Gauging quality of a charter school

Howard County school board member Joshua Kaufman wants to be convinced that the proposed Columbia Public Charter School will offer an "education quality [that] will be as good or better than the ones offered in other schools in Howard County" (in "Parents pursue Columbia charter school," April 20).

What Mr. Kaufman fails to say in the article is what yardstick he intends to use to measure the educational quality of the proposed charter school.

If Mr. Kaufman and the rest of the school board evaluate the "education quality" of the proposed charter school using the same measures they use for the rest of the school system, they will undoubtedly refuse to accept the charter.

They would be wrong to do so.

Even Mr. Kaufman must agree that the public school system does not and cannot meet the needs of 100 percent of the children in our county. Nor do we expect it to.

There will always be a few children for whom the public school system is inadequate in some way.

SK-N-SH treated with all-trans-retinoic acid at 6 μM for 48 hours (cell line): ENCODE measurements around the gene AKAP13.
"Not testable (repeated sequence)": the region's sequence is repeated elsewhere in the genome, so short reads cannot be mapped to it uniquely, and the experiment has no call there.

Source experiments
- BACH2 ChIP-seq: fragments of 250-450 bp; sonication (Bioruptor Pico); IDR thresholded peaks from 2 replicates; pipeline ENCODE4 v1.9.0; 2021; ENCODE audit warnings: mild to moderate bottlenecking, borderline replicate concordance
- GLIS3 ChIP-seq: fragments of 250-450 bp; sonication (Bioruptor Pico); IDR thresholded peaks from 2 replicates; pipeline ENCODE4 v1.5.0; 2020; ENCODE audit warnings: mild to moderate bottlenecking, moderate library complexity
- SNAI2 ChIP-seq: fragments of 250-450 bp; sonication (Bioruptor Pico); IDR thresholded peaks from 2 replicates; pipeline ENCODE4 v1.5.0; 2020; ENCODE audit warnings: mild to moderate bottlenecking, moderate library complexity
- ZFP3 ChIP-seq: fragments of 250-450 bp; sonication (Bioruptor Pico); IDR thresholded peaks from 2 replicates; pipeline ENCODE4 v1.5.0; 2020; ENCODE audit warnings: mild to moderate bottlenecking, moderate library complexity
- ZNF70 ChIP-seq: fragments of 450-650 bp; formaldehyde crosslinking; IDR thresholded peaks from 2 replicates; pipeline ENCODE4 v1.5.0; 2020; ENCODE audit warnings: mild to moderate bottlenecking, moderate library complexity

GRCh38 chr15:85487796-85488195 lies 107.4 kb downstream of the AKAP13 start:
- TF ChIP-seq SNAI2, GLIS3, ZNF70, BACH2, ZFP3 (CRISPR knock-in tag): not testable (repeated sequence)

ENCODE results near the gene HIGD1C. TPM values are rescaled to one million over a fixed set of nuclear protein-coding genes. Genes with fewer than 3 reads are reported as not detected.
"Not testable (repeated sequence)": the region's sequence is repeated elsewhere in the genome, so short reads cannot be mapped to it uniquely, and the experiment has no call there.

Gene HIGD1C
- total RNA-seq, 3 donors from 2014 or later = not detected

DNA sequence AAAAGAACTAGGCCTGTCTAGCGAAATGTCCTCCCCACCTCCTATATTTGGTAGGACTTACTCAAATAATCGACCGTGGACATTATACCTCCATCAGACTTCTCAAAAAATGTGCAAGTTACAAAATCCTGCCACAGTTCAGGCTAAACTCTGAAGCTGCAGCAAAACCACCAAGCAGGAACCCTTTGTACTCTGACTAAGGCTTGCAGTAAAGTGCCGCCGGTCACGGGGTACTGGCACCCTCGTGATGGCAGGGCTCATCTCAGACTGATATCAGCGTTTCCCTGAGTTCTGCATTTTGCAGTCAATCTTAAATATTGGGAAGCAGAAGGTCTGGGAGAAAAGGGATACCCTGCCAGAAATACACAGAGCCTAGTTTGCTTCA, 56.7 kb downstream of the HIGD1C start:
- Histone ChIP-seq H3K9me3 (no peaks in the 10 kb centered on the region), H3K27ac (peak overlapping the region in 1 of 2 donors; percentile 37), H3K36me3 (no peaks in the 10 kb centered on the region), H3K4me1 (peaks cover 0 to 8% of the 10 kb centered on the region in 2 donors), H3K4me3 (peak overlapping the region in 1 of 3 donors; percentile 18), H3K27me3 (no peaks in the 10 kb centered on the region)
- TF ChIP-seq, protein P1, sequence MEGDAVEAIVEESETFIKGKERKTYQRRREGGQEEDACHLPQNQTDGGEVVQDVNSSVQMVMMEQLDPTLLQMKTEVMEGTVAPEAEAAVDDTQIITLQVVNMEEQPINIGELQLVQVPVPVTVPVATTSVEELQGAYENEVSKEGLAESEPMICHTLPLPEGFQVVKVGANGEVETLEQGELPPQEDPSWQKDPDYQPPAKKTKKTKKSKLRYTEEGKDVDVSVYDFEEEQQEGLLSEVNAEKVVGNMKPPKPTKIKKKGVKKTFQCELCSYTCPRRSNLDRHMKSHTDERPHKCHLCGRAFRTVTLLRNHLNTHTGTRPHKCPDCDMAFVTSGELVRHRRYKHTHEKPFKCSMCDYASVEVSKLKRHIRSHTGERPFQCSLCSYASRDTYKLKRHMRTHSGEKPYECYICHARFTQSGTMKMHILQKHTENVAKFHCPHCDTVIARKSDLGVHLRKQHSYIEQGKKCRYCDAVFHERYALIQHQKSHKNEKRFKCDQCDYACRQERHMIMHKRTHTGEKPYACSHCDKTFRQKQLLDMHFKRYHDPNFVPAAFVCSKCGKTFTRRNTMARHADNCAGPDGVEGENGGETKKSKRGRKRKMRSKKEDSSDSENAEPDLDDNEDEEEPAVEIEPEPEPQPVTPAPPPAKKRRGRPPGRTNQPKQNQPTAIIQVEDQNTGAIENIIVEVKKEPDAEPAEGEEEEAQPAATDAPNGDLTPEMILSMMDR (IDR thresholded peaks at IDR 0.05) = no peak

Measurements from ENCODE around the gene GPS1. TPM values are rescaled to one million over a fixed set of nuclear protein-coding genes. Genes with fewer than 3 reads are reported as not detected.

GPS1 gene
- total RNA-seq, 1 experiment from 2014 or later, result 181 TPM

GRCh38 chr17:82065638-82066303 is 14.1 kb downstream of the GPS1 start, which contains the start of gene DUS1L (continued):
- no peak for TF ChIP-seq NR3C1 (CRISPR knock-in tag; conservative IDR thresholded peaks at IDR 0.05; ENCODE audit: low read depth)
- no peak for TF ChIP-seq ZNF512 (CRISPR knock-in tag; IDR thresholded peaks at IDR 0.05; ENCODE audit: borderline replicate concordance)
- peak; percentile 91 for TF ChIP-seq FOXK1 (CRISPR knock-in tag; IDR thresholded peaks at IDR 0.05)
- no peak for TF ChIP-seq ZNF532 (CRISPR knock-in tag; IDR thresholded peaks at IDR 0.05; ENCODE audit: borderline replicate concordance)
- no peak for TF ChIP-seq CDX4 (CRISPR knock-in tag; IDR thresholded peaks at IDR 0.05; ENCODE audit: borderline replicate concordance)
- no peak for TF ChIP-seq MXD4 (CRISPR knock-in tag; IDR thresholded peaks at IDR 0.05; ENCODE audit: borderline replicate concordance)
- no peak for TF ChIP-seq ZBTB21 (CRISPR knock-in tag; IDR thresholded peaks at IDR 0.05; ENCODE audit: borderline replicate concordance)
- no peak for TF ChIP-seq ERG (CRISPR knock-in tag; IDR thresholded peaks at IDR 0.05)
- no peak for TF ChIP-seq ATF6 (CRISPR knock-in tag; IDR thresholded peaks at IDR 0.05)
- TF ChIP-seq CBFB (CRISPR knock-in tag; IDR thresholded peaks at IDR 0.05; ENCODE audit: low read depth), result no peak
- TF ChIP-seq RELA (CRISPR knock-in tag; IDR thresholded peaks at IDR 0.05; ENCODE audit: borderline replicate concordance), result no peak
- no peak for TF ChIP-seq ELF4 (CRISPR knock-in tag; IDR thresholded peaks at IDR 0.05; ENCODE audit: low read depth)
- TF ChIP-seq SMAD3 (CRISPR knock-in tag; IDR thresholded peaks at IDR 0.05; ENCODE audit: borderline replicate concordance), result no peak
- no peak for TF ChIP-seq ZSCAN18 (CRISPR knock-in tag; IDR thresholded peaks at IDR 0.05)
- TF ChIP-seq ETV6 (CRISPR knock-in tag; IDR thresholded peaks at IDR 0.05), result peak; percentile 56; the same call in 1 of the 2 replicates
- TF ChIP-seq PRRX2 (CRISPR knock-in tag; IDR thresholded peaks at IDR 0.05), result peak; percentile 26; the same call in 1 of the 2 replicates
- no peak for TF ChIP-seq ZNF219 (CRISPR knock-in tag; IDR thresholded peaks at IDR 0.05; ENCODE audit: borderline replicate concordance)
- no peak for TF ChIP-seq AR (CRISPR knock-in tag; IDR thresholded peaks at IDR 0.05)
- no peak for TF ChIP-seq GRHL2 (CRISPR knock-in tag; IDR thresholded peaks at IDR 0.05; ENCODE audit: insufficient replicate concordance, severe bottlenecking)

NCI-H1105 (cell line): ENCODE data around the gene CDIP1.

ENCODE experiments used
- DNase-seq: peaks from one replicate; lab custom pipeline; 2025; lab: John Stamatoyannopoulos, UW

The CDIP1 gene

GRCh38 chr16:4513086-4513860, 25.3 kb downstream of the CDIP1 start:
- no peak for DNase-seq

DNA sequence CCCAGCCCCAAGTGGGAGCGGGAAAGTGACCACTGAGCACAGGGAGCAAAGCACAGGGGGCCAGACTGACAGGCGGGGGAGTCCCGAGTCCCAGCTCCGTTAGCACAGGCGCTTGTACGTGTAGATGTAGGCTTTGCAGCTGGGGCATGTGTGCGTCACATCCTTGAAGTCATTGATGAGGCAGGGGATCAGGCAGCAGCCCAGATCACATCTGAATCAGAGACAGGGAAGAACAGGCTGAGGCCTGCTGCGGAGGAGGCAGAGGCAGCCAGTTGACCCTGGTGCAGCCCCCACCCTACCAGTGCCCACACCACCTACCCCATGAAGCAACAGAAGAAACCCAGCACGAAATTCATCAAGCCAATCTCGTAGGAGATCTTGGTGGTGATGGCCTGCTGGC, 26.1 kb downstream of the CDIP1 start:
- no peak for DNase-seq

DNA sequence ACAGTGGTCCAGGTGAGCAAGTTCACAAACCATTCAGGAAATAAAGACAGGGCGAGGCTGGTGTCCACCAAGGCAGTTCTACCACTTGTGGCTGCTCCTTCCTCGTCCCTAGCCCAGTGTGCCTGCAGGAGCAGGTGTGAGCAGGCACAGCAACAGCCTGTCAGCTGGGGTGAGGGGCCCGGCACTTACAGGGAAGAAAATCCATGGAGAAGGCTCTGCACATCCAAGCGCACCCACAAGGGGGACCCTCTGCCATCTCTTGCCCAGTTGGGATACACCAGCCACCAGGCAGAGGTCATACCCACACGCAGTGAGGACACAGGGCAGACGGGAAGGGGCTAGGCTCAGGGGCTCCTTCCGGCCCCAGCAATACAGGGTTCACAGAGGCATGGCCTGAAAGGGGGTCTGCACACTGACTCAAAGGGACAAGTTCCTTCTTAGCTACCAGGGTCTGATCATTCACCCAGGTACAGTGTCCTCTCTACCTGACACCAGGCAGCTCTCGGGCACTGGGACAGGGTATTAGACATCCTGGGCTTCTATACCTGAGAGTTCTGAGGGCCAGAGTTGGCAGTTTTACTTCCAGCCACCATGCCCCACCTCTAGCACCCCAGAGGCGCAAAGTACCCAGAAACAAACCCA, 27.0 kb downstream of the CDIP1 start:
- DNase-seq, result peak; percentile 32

The proposed charter school seeks to reduce that number by 90. The children of some of the founders are those for whom the school system has failed - failed to the degree that their parents preferred to homeschool instead of subjecting their children to a school that was utterly ill-matched for their children's needs.

What yardstick does Mr. Kaufman use to measure the educational quality of a school system that drives a student and parent out of the system entirely?

The charter school will be a unique addition to the county school system. It addresses the needs of a unique subset of our population. It must be evaluated on its terms, not on the terms used for the other schools in the county. To do otherwise is to deny 90 students their right to an adequate public education.

Ray Lischner

Ellicott City

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